By David Hardy
Hazard to Wise - 68 miles
A restful night in the Presbyterian Church cottage did wonders for everyone, and a few minutes after sunrise we were leaving Hazard and our fantastic hosts for what proved to be a really tough day.
By now, you may have heard that the scouts are extremely superstitious. They constantly knock on wood and see omens around every corner.
And I don't blame them. Today was a good example.
David Margolies saw a BLACK CAT!
If he had only shared that news with me and Ed, things might have been better!
We decided to take our chances on HWY 21 to make good time with a direct route. But we had problems almost immediately. First, Andrew noticed that his rear tire was low. No, it was flat.
Understandable since the shoulder we were on was full of debris. Max and Benjamin, our new German friend, took care of it quickly. But ten minutes later, he flatted again! This time we switched tube and tire and Benjamin really showed his triathlon background by speedily fixing things.
Two tough climbs followed.
We then decided to take a secondary road. That was when David M's pannier came off. Fixed it and decided to eat an early lunch.
Back on the road, another pannier problem.
We finally started making good time when we hit a road crew. They had emptied out a chasm that we were not going to be able to cross. They said a dirt truck was coming, and once they packed it, we could cross. Twenty minutes later we carried the bikes across.
Then we were really making good time when I heard a sound.
"Mr. Hardy, your tent fell."
I swung back but didn't see it! Crap, was it back at the construction site? I rode all the way back there-at least 5 miles- and it wasn't there. So I rode all the way back to where the scouts were waiting. No tent.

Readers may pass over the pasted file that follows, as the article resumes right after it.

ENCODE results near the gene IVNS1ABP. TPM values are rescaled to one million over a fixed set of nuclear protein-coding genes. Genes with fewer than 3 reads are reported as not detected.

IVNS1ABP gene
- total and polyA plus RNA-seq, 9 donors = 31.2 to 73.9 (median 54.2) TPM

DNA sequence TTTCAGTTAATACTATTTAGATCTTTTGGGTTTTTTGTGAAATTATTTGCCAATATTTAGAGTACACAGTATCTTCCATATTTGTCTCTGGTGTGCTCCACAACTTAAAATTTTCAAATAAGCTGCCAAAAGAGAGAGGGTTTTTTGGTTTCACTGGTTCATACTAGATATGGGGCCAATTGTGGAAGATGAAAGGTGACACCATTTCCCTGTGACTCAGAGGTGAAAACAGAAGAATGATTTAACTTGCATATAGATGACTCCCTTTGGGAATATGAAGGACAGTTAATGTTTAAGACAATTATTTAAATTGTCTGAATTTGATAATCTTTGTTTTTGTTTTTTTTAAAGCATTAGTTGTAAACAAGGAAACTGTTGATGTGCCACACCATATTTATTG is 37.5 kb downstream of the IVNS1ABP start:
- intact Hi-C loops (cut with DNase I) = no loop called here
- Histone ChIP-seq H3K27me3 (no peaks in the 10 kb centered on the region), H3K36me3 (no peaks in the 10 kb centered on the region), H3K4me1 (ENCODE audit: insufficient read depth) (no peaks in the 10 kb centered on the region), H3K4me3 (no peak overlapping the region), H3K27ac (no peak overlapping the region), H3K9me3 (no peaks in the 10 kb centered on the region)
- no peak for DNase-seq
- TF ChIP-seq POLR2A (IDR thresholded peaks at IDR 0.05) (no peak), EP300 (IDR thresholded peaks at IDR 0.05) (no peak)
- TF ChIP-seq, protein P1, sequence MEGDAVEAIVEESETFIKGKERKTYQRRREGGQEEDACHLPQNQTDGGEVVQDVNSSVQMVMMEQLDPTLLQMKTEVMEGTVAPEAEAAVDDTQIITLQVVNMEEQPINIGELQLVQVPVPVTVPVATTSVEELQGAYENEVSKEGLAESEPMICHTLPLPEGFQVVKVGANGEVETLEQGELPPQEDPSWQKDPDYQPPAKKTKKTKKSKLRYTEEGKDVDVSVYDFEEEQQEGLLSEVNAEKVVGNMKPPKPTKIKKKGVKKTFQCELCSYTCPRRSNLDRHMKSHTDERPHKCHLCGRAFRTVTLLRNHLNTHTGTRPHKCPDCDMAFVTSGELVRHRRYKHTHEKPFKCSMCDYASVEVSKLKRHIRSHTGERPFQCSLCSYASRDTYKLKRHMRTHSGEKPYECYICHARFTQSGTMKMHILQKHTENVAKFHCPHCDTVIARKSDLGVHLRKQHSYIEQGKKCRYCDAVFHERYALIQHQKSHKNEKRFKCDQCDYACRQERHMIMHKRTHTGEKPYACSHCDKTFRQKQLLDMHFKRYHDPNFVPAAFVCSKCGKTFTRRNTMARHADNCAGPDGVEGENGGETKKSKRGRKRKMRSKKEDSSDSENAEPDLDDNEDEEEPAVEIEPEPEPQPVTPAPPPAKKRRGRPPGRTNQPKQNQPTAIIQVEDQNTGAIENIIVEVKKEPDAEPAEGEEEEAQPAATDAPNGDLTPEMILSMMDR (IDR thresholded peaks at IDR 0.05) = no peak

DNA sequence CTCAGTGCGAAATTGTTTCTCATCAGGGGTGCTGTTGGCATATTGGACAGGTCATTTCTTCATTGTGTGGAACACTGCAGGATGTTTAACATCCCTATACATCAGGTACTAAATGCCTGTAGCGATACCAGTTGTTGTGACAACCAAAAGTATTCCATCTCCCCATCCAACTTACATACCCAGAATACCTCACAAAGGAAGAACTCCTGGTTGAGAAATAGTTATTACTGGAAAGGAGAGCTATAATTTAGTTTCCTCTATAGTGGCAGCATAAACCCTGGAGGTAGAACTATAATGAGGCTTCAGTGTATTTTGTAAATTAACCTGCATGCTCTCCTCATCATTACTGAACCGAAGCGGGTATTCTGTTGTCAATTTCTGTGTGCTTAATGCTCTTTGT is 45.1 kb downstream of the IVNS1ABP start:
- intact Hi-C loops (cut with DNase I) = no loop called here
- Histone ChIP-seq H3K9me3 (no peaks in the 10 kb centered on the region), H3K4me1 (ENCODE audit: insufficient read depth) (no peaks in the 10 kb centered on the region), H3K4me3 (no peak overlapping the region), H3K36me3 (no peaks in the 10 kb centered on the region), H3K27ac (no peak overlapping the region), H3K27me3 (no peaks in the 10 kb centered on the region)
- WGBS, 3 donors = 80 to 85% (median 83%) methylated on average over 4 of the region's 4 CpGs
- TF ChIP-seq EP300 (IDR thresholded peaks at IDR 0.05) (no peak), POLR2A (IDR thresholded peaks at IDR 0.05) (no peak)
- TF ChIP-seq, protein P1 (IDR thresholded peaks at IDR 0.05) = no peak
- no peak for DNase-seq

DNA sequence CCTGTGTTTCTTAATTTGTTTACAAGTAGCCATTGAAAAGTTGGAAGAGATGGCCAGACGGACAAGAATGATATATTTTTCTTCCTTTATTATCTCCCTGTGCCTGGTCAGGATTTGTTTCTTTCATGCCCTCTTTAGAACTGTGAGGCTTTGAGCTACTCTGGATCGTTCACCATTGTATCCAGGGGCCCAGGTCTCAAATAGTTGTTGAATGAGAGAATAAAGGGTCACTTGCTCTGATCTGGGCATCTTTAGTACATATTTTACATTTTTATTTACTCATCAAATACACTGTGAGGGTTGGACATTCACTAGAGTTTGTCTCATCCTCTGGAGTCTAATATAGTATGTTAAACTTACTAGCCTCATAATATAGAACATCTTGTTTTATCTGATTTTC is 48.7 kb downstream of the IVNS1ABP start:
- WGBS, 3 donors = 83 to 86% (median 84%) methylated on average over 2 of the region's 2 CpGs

"Just keep going,"I said. "I'll buy Karl another damn tent."
And then Andrew found it right where I dropped it in the first place. Another hour lost. My bad.
By then, we still had another thirty miles to go. But we simply had to make it to Wise, Virginia so we kept humping it. We had to get back on the major highway and take our chances with the wide shoulder and better visibility.
Around ten miles later, we hit the hardest climb since the Ozarks. The road seemed to go straight up, and by then, the afternoon sunwas baking.
We climbed for at least a half hour, and it was much harder than Hoosier Pass in Colorado. Believe me, I was there for both.
Finally, at the crest of the hill was a Marathon Gas Station.
We limped into its air-conditioned environs and pillaged it BikeLoud style.
I looked out the window of the gas station and saw a sign welcoming us to Virginia. We were getting close.
Then I asked Ed where we were staying that night.
"Good question," he answered.
We both grabbed our phones and started finger pecking. It was 4:15 in the afternoon.
On a whim, I decided to call the Wise County Tourism Office. Best decision of the day.
A new saint emerged on the BikeLoud venture: Michael Wampler, Director of Tourism and Marketing for the county.
I blathered on about who we were and what we needed.
"I'll call you back in a half hour," Michael said. "Start pedaling towards Wise. You've got one more big hill."
Rejuvenated, we dashed to the Virginia sign and took a photo.
Max came up to me, "We are now in a state that borders the Atlantic," he pointed out with a big grin.